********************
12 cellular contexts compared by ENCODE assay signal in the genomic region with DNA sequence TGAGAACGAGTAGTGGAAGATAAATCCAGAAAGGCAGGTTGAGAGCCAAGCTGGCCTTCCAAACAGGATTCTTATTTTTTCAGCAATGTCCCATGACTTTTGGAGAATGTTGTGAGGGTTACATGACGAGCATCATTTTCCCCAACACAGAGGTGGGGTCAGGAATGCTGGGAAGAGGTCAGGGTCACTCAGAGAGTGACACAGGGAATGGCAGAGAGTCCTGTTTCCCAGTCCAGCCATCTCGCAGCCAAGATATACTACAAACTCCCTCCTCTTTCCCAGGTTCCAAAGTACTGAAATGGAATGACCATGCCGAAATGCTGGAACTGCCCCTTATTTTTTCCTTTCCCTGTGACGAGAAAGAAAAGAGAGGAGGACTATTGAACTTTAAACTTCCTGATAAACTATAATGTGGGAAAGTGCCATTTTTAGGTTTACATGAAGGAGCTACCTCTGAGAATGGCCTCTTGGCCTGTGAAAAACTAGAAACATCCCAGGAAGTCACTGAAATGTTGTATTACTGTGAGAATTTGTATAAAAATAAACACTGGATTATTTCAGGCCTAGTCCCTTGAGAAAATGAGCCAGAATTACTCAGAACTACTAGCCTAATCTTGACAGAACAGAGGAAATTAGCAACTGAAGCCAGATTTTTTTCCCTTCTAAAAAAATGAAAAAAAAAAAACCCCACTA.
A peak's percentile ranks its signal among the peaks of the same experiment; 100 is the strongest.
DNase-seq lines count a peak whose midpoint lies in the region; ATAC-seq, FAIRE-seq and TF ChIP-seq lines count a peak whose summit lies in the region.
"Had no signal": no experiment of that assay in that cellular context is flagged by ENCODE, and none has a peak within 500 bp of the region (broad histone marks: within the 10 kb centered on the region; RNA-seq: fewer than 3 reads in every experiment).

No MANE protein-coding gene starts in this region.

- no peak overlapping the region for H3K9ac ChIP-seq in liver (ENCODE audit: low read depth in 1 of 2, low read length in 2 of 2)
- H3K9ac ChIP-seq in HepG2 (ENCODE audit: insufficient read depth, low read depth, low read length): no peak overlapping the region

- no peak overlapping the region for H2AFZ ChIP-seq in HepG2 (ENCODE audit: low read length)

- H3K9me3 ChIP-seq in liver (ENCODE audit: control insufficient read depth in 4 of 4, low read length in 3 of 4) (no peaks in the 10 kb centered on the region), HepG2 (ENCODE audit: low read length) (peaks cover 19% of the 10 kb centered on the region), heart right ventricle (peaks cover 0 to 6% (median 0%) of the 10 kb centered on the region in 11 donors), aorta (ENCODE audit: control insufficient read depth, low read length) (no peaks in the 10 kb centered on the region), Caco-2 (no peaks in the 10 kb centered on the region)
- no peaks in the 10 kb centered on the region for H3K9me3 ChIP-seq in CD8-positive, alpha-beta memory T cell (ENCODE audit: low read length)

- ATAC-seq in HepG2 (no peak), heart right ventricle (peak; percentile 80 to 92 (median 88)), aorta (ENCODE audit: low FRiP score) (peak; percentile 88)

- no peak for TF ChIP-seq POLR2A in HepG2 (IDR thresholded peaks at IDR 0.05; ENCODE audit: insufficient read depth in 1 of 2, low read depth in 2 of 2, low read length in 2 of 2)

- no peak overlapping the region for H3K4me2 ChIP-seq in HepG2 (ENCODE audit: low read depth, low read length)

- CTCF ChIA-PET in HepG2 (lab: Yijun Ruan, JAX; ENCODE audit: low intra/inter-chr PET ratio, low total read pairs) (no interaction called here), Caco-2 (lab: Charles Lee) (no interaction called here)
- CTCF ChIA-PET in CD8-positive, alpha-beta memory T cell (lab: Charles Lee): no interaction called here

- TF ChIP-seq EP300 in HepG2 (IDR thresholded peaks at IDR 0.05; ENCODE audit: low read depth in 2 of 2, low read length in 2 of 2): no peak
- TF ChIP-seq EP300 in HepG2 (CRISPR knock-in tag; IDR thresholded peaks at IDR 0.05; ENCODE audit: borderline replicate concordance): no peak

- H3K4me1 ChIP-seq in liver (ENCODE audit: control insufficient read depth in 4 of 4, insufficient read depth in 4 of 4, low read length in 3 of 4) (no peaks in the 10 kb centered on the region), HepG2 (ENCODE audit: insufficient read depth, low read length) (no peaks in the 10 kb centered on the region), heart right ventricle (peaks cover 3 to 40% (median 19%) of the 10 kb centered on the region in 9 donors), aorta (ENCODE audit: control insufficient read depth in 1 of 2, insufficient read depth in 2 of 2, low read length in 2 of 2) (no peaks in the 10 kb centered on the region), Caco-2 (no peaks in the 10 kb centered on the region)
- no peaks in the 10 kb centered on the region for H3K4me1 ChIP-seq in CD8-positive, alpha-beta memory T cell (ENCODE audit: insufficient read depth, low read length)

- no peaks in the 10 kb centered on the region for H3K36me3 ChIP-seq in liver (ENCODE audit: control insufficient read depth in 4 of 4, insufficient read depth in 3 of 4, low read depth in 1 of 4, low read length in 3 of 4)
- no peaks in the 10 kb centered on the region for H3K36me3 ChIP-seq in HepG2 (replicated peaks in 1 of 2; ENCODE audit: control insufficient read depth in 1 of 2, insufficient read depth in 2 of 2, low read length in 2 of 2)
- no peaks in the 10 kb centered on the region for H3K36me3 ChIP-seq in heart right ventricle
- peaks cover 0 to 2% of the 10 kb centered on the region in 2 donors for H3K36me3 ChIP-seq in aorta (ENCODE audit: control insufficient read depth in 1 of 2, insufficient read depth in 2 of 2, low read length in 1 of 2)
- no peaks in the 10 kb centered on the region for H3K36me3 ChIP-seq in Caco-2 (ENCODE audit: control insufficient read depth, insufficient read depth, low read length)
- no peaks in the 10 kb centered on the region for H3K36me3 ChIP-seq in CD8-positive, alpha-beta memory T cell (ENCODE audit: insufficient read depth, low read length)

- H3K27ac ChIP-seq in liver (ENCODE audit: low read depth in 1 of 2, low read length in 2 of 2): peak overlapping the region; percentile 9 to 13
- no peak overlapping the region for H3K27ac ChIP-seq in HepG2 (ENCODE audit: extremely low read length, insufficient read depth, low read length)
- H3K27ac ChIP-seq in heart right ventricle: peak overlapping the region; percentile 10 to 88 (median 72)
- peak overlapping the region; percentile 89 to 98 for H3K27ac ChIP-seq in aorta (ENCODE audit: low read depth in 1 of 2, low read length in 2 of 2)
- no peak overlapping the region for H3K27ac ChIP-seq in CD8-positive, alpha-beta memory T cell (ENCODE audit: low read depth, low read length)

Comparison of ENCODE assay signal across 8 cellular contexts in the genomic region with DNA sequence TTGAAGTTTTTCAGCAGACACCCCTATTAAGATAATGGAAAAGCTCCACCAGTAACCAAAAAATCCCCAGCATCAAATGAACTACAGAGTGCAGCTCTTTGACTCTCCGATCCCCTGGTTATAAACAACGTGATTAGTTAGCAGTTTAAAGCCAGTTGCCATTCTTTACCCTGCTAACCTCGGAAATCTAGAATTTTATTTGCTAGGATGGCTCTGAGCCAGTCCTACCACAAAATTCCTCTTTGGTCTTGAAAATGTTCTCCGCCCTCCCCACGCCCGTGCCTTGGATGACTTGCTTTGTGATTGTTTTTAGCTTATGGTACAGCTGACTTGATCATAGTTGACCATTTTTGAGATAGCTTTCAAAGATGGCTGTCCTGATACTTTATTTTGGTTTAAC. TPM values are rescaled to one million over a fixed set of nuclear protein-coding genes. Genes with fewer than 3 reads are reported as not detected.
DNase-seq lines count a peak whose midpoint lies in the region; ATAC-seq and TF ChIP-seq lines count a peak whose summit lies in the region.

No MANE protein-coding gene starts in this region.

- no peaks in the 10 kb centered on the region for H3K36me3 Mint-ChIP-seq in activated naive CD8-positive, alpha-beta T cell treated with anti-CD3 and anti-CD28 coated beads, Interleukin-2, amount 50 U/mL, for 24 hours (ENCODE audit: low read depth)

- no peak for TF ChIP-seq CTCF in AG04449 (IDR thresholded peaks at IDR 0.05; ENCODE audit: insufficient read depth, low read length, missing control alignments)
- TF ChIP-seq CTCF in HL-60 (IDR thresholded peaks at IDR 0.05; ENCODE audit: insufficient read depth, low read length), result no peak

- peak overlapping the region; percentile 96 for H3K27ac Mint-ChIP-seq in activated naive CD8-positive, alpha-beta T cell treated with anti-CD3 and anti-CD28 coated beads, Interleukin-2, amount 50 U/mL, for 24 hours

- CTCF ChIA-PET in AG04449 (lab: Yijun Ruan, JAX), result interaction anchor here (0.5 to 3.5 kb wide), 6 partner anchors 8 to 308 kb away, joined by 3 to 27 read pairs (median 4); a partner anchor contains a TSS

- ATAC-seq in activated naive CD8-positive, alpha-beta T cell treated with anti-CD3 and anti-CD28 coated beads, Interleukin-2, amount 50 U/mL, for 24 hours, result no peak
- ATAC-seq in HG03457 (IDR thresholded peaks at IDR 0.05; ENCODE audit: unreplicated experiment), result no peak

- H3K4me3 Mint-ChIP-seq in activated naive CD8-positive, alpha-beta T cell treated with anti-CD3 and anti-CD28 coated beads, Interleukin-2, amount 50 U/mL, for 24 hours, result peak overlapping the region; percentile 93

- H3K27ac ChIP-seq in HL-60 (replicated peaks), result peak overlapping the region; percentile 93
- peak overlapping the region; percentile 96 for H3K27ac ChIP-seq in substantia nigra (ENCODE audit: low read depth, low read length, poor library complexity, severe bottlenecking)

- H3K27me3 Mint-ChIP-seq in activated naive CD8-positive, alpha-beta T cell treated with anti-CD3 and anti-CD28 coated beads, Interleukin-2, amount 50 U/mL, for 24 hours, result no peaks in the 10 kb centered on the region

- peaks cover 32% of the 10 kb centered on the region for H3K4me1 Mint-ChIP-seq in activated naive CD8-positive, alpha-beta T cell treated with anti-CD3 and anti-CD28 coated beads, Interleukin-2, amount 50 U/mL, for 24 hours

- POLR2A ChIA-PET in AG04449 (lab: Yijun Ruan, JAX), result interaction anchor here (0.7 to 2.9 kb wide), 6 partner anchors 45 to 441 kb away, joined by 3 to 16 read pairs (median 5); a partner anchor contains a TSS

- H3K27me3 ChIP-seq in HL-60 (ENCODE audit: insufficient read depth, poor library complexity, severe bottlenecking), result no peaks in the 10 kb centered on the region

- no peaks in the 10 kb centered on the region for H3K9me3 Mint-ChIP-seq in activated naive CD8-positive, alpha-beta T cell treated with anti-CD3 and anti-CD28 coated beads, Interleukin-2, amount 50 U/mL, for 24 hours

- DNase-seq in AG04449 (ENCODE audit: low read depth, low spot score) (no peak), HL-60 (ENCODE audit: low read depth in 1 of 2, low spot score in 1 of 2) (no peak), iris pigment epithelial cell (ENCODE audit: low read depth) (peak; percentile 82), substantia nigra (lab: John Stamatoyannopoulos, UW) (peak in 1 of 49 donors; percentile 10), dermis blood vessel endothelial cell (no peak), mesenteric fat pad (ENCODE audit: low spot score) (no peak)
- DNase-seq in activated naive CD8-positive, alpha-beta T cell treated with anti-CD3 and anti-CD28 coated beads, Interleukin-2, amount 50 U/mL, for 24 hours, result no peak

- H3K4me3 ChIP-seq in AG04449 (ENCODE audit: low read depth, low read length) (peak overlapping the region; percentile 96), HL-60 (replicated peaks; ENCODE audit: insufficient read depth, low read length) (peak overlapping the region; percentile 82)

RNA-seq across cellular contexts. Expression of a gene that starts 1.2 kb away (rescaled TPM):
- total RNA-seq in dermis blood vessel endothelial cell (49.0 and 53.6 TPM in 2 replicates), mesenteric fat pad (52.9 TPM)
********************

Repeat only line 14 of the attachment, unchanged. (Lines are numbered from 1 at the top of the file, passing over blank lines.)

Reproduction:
- CTCF ChIA-PET in HepG2 (lab: Yijun Ruan, JAX; ENCODE audit: low intra/inter-chr PET ratio, low total read pairs) (no interaction called here), Caco-2 (lab: Charles Lee) (no interaction called here)